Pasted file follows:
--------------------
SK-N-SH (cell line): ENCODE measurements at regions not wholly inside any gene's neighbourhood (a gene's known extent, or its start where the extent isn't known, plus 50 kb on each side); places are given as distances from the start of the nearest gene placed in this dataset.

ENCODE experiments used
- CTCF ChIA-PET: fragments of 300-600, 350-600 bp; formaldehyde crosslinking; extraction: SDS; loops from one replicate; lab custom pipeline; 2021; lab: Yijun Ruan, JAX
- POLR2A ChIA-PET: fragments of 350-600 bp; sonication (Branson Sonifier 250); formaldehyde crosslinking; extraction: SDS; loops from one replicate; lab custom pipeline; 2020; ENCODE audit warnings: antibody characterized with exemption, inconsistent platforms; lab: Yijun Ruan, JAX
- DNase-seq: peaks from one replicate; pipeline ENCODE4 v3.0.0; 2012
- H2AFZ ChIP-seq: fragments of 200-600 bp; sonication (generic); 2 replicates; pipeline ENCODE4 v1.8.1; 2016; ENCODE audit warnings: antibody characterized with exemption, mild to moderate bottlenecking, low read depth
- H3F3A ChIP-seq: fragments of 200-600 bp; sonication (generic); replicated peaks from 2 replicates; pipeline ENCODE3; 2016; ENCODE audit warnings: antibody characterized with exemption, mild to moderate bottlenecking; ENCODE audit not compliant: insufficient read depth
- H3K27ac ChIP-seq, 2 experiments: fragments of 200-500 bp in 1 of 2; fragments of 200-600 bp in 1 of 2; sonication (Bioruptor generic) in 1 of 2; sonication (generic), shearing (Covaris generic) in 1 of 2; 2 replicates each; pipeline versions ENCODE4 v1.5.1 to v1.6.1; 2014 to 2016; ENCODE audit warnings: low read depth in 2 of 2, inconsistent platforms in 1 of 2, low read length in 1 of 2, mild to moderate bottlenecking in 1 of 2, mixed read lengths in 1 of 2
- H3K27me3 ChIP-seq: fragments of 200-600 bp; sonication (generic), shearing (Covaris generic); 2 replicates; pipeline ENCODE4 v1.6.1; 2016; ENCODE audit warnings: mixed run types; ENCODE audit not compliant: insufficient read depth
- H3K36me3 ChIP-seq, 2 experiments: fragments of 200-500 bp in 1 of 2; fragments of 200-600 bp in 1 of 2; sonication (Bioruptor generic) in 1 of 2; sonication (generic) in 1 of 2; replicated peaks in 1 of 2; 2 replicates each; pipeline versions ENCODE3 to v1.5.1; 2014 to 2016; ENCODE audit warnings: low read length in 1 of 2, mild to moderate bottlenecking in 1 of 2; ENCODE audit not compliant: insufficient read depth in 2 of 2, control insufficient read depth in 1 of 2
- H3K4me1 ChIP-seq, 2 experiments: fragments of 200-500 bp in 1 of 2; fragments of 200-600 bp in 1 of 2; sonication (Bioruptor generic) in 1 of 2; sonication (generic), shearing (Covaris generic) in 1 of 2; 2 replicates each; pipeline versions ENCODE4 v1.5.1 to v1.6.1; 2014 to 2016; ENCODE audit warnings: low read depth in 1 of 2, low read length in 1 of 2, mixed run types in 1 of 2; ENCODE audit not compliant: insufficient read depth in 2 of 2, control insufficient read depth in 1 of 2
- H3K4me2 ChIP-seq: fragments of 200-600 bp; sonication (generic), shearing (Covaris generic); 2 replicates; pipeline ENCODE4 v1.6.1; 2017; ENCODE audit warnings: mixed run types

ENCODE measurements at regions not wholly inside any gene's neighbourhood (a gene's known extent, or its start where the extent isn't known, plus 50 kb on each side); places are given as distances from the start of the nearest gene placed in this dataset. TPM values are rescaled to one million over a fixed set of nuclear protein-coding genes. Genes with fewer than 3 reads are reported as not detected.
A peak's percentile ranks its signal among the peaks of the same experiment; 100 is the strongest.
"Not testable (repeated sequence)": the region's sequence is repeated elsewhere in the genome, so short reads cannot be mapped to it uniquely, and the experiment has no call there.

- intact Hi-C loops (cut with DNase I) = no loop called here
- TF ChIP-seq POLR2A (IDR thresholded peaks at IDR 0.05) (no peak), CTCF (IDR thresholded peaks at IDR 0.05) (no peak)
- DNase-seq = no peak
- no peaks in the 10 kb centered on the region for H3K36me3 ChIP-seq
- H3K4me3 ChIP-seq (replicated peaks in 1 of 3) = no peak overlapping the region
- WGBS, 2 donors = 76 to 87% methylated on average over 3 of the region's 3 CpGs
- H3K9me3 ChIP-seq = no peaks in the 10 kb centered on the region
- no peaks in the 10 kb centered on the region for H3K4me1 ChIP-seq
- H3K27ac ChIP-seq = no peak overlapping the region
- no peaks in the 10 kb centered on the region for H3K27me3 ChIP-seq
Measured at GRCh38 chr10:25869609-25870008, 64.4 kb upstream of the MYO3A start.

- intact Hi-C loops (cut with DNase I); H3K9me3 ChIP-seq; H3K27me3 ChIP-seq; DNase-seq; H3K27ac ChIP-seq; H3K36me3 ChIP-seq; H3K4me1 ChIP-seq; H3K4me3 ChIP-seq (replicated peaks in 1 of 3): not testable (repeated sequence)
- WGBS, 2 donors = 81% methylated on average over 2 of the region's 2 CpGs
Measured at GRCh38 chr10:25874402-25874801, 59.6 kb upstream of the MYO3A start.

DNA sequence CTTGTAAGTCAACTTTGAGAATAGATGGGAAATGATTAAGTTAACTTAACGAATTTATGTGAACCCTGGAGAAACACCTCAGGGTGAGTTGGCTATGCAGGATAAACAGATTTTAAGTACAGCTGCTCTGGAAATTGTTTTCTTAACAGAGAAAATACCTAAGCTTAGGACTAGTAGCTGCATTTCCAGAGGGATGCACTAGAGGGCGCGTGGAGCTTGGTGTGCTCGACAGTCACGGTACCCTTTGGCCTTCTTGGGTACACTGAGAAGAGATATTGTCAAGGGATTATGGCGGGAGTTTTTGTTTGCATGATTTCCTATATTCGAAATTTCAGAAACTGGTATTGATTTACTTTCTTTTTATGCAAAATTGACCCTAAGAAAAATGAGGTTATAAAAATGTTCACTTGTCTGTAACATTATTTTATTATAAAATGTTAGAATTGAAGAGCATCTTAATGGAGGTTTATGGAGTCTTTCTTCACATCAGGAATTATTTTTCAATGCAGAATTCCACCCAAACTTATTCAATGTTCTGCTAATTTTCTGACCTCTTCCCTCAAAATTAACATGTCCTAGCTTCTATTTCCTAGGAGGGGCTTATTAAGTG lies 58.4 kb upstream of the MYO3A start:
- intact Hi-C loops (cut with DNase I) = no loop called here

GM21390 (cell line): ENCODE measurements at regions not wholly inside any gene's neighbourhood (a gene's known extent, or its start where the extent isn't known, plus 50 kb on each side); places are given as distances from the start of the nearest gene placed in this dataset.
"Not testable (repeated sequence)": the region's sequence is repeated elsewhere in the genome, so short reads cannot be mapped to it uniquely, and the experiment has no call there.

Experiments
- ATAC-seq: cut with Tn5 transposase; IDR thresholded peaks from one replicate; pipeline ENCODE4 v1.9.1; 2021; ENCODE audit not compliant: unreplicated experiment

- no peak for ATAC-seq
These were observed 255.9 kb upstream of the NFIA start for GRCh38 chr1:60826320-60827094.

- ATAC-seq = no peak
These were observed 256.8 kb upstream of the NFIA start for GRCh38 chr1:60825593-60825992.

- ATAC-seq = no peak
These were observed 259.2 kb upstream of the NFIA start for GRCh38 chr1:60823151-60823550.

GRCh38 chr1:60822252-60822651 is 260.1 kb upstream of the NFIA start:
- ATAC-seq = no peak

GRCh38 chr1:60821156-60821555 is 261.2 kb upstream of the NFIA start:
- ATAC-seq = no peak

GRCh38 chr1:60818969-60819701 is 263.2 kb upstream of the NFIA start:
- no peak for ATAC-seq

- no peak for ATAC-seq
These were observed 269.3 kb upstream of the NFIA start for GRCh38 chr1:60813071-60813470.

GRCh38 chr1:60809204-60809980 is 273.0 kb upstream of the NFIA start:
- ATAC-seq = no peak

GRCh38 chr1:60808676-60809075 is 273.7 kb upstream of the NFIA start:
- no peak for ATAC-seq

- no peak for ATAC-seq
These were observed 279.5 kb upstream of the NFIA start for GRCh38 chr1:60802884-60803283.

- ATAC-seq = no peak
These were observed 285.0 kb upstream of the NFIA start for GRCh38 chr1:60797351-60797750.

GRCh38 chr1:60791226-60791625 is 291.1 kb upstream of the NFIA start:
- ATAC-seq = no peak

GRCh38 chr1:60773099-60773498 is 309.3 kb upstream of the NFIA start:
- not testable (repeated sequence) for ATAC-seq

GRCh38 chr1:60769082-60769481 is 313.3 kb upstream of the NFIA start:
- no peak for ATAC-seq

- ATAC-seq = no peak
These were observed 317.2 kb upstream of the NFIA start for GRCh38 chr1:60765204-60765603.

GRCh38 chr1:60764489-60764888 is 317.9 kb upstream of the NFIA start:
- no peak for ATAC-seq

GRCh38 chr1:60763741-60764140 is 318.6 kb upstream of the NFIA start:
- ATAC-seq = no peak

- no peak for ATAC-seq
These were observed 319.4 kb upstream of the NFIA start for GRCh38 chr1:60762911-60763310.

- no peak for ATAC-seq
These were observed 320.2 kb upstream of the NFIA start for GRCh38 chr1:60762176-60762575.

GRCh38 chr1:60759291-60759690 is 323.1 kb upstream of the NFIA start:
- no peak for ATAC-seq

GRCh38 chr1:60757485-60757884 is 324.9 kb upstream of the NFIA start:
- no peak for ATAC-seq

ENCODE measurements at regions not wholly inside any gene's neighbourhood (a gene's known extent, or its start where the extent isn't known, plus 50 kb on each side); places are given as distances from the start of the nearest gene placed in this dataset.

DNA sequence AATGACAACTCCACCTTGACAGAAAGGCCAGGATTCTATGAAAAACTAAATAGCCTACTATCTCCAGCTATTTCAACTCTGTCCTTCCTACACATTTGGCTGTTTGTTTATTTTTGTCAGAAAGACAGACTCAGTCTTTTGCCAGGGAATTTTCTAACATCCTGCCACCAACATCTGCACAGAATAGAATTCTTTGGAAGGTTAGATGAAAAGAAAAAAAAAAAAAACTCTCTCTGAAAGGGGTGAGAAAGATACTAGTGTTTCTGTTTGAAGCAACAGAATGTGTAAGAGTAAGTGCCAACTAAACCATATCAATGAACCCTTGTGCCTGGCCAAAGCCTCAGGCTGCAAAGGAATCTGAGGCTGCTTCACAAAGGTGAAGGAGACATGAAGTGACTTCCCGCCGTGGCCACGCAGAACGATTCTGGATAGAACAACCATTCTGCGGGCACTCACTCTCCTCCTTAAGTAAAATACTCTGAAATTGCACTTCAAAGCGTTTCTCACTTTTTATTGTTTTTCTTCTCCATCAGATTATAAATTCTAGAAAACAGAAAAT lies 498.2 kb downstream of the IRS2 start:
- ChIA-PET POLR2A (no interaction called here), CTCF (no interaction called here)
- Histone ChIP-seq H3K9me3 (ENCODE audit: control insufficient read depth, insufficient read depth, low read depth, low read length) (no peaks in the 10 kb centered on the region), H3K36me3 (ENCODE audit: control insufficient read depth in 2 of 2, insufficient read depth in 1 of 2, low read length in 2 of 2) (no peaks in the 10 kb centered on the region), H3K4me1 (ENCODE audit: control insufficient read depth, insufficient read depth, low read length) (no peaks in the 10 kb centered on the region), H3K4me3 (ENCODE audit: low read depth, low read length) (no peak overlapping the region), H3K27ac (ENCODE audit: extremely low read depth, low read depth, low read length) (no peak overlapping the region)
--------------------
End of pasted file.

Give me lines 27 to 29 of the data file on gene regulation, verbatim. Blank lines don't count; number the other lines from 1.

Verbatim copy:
- intact Hi-C loops (cut with DNase I); H3K9me3 ChIP-seq; H3K27me3 ChIP-seq; DNase-seq; H3K27ac ChIP-seq; H3K36me3 ChIP-seq; H3K4me1 ChIP-seq; H3K4me3 ChIP-seq (replicated peaks in 1 of 3): not testable (repeated sequence)
- WGBS, 2 donors = 81% methylated on average over 2 of the region's 2 CpGs
Measured at GRCh38 chr10:25874402-25874801, 59.6 kb upstream of the MYO3A start.